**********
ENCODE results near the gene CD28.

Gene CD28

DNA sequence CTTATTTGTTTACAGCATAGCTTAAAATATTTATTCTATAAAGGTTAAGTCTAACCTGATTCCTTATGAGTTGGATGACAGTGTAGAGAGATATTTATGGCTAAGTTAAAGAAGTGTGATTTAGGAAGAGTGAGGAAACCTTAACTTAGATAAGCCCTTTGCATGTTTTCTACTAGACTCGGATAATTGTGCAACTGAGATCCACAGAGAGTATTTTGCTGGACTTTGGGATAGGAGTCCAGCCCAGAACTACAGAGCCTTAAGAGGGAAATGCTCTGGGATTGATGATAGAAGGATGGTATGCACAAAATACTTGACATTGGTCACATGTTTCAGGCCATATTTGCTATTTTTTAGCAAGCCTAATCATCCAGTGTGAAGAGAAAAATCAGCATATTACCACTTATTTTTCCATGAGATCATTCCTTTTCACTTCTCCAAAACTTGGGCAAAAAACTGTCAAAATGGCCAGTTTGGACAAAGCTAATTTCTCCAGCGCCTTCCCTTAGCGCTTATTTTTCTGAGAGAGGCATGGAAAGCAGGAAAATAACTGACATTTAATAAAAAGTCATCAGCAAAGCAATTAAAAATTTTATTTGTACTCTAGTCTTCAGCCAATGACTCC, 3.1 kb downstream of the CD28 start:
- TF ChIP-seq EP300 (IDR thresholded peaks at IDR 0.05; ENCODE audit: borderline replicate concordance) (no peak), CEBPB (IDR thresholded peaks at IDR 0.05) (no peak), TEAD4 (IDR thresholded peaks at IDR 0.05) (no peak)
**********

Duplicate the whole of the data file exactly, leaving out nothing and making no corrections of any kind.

ENCODE results near the gene CD28.

Gene CD28

DNA sequence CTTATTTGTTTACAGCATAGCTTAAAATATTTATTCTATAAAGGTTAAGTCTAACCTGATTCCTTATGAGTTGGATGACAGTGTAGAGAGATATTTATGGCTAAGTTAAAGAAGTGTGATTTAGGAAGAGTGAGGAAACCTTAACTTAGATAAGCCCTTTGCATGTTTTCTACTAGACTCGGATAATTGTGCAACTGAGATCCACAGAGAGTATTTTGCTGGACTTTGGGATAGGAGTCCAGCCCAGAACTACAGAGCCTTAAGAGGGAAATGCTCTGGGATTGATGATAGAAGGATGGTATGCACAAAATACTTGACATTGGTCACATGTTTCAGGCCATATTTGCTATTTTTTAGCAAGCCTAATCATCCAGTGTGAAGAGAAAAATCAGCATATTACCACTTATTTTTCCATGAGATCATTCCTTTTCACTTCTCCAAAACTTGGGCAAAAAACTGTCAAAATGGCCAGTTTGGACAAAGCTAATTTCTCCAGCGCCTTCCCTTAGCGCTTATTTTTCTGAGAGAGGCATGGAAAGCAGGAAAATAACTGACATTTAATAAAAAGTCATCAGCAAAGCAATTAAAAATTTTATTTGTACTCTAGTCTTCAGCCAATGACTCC, 3.1 kb downstream of the CD28 start:
- TF ChIP-seq EP300 (IDR thresholded peaks at IDR 0.05; ENCODE audit: borderline replicate concordance) (no peak), CEBPB (IDR thresholded peaks at IDR 0.05) (no peak), TEAD4 (IDR thresholded peaks at IDR 0.05) (no peak)